War critique wins the Deutsche Börse Photo Prize
Adam Broomberg and Oliver Chanarin's updating of Bertolt Brecht's Marxist War Primer takes the £30,000 prize
In complete contrast to last year's winner, the British artist John Stezaker, 2013's recipients of the £30,000 Deutsche Börse Prize for a "significant contribution to the medium of photography", trained as photographers, have been imbedded with troops in Afghanistan and shot in South Africa's high security prisons. Nevertheless, Adam Broomberg and Oliver Chanarin's winning collage still might not meet the traditional definition of photography.
The pair were awarded the prize at The Photographers' Gallery in London last night for their work, War Primer 2. This is a latter-day adaptation of the German playwright Bertolt Brecht's 1955 book, War Primer. In this original edition, Brecht chose press photographs taken during World War II and paired these with his own short, epigrammatic poems. A shot of Adolf Hitler seated at a modest dinner table is accompanied by these lines:
You see me here, eating a simple stew
Me, slave to no desire, except for one:
World-conquest. That is all I want. From you
I have but one request: give me your sons.
Broomberg and Chanarin simply update Brecht's book, keeping the old text, but applying new images - press images, but also low-resolution phone shots and screen grabs - to draw up War Primer 2. The Hitler page described above is pasted over with an image of George W Bush delivering a Thanksgiving turkey to US troops in 2003. This might sound simple, yet War Primer 2 proves to be a remarkably effective work, showing familiar conflicts in a new light, while demonstrating the unchanging nature of the war, and the enduring bite of Brecht's words.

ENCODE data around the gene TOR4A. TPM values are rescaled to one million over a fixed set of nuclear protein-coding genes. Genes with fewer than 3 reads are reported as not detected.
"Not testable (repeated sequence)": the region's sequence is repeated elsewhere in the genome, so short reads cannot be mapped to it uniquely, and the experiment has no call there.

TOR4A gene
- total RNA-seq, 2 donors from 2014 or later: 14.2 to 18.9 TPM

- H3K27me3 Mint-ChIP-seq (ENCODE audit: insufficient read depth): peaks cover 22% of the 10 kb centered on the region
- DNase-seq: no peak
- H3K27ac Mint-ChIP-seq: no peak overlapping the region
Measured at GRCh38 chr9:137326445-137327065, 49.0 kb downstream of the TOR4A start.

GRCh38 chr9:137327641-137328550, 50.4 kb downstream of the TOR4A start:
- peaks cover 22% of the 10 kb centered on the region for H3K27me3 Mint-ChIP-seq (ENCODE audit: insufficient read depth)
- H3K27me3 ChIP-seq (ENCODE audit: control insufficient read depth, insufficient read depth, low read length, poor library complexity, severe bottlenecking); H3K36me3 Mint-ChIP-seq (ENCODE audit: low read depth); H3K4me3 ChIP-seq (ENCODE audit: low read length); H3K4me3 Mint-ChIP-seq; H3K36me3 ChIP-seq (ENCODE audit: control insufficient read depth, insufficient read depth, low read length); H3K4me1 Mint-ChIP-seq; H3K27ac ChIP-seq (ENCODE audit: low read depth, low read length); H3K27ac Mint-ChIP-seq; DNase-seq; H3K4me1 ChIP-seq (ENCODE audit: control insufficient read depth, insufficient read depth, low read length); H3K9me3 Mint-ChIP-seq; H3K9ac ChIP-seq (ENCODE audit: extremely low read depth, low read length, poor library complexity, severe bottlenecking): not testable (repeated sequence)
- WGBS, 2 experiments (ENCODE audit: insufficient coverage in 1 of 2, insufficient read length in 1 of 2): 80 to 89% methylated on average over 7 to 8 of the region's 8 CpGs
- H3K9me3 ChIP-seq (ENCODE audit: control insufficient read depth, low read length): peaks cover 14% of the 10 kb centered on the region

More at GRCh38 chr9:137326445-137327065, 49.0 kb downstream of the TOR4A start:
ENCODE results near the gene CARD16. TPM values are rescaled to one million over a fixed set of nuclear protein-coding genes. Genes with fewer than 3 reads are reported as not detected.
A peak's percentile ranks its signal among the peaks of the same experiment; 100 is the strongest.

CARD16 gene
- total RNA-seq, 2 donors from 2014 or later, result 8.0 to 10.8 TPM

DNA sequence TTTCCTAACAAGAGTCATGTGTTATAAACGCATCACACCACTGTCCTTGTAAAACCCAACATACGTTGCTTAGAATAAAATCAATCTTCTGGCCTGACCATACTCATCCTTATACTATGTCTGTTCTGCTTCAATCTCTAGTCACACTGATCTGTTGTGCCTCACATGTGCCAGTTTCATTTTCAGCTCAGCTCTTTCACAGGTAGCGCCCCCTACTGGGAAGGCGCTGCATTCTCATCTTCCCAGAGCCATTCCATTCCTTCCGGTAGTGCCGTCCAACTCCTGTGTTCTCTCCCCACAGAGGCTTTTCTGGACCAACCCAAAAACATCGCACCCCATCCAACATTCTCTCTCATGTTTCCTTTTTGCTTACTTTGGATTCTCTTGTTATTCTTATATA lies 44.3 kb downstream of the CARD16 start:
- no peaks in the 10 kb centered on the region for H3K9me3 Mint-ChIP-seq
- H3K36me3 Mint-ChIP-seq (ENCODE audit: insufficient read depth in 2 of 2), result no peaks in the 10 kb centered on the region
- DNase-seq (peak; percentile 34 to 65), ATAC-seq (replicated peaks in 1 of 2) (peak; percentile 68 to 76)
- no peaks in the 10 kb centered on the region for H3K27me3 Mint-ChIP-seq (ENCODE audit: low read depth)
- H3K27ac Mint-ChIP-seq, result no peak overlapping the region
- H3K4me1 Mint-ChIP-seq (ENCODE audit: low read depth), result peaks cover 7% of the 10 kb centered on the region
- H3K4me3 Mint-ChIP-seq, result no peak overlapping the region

Brett Rogers, the gallery director, said that the prize jury chose War Primer 2 because "they applauded the way in which the project pushed the boundaries of the medium, exploring the complex relationship between image and text while drawing on elements from both the past history of photography and the present image economy."
To find out more about the prize, go here. For more on Broomberg and Chanarin, go here. To see some of the pair's more traditional photojournalism take a look at our Bruce Mau book, Life Style, and our London School of Economics collaboration, The Endless City. For war coverage, consider our James Nachtwey book, Inferno, and our fabulous VII Photo Agency collection of photographs, Questions Without Answers.
Finally, for more on photographic developments old and new, please browse all our wonderful photography books.